What happens when we get to play God?
The God Complex
With CRISPR, and eventually the advances it could make, we have a very real dilemma on our hands.
On one end, scientists have utilized this new technology to completely eliminate a genetic disease by the removal of a gene (in this case, cataracts). More importantly, these mice can reproduce and have offspring that also lack this disease.
We can use this technology to even create insanely accurate animals models of diseases that plague us, and use these model in the development of drugs or cures.
But these only applies to animals right? We don’t have to worry about this huge leap of technology until Kanye becomes president in 2020 .
And you would’ve been right to assume this… until April 2015.
You see, a bunch of Chinese scientists went ahead with one of the most controversial experiments thus far in the 21st century. They successfully spliced out a blood disease gene from human embryo with CRISPR.
Thankfully, just shy of 40% of the surviving embryos (n=71) were met with this success. Meaning that we’re far from reprogramming ourselves.
Remember those salmon though? This technique is cheaper, more accurate, and a lot quicker. What happens if we’re able to produce stable germlines in other plants and animals for food?
Initial studies this year have already shown this is possible.
From tomatoes to rice, when you remove the limits of our previous technology, there is a whole new arena at humanity’s finger tips. We are coming to the realization that we have the power to edit genes as easily as I can edit this article, and it’s awesome, grand, and super scary.
Imagine, once again, the GMO debate. Now, add the fact that plant scientists are almost positive this technology can revolutionize how humanity deliberately changes genetic traits on crops, and the debate gets even more hairy.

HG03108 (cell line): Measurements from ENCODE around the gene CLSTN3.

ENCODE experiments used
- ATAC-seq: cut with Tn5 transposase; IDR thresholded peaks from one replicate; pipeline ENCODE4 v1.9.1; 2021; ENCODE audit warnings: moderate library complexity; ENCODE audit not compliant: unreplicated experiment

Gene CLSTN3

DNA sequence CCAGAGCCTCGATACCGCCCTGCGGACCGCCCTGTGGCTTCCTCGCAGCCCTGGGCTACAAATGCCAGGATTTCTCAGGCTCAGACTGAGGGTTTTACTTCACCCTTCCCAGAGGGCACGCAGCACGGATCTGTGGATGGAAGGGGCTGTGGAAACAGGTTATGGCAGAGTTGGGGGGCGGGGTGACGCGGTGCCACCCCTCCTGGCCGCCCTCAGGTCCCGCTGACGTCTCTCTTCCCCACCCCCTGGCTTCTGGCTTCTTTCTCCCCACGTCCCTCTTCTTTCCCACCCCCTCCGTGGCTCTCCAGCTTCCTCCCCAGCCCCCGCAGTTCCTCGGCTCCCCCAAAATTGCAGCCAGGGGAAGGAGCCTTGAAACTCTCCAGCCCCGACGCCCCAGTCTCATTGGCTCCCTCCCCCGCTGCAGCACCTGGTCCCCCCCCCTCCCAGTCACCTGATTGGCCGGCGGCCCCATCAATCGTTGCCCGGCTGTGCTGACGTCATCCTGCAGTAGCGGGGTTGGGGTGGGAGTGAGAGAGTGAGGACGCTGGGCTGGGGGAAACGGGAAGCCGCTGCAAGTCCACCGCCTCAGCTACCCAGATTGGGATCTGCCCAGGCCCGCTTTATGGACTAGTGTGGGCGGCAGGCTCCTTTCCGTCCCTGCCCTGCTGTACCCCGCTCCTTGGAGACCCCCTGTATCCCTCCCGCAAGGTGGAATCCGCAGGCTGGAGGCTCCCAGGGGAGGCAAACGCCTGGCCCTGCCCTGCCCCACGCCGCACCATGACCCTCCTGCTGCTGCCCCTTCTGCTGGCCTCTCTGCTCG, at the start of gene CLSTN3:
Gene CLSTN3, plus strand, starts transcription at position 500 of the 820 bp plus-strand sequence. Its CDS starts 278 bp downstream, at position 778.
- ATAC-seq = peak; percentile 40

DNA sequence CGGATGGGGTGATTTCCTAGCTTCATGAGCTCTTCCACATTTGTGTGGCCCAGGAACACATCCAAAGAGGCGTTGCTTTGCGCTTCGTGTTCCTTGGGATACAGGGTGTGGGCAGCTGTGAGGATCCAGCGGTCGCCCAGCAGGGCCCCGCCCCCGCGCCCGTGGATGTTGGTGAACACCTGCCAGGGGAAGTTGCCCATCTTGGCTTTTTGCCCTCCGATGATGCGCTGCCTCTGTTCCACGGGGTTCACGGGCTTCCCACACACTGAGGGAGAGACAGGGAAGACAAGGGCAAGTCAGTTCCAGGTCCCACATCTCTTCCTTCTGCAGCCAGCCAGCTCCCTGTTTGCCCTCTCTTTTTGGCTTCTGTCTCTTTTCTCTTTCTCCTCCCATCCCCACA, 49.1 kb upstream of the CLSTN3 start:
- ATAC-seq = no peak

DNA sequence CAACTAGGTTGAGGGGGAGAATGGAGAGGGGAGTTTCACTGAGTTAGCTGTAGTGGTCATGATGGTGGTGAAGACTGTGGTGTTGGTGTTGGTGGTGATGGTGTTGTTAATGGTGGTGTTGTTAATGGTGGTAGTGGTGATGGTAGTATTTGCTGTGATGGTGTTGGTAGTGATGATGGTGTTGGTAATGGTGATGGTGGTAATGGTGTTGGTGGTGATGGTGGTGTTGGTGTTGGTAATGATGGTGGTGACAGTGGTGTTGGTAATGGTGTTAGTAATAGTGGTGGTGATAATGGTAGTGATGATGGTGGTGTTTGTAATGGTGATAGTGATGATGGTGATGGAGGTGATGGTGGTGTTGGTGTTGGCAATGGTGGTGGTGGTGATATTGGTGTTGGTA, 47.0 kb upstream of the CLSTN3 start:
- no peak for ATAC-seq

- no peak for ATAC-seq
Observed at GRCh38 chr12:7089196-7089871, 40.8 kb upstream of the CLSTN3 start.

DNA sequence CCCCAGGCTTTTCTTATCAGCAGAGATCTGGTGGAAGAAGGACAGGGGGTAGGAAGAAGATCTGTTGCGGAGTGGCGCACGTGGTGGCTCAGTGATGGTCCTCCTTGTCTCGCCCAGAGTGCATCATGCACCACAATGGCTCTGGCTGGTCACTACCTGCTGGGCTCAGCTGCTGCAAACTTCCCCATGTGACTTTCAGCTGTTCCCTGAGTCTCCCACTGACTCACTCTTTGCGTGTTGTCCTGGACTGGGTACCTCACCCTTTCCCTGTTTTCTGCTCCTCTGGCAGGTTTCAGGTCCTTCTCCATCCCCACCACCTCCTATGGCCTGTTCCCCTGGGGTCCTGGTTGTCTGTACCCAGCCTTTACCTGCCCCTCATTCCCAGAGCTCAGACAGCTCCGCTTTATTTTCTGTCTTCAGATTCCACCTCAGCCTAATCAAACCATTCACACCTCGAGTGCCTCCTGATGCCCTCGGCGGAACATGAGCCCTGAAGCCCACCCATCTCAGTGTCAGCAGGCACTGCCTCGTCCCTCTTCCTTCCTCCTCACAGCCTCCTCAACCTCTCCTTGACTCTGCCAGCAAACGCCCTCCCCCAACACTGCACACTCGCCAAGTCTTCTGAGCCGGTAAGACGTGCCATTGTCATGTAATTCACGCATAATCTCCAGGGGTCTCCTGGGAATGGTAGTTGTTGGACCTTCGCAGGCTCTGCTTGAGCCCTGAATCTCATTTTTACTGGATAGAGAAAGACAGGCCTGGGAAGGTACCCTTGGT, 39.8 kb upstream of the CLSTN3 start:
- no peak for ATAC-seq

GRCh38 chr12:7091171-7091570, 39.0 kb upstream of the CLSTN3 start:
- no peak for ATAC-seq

Oh let’s not stop there.
Scientists already have had success with pigs and cows. Who knows, one more year and we could edit every imaginable aspect of the meat and vegetables we consume. Fish are just the tip of the Titanic sinking iceberg of ethics we have to deal with.
Some people are cynical, they see that humans cannot stop themselves when big money is on the line. That we are just one step closer from completely eliminating wild type genes (unedited) and tailoring all of Earth’s organisms to our liking.
Adam and Eve were able to name animals in the garden of Eden. We can change the way they look and act in a matter of days or months. Adam looks like a filthy casual compared to the immense technology we now hold.
Yet at the same time, there is room for the most incredible good. For optimism. With the same technique, we could actually reverse whatever damage we’ve done to gene pools. Editing them to look more like their natural form. Re-introducing genes from our seed banks, like an apology to nature.
Aging could be the thing of the past, so could cancer. We could do what the machine in Elysium did, but without the fancy lights and Matt Damon.
It may not look like it, be we are currently facing one of the most important ethical questions of our anthropogenic lifetime. Will we succumb to the temptation of unrestricted potential? Or is our species capable of digging deep, and realizing that this power requires responsibility and regulation.
For me, I’m much more vain. I’m already in the lineup to have my children edited to look like The Rock. Just so I could have little Dwayne Johnsons running around dropping WWE one-liners.
It’s the simple things in life that keep me level headed with the power of CRISPR.
Oh yeah, and if you hadn’t realized this already.
Welcome to the Future.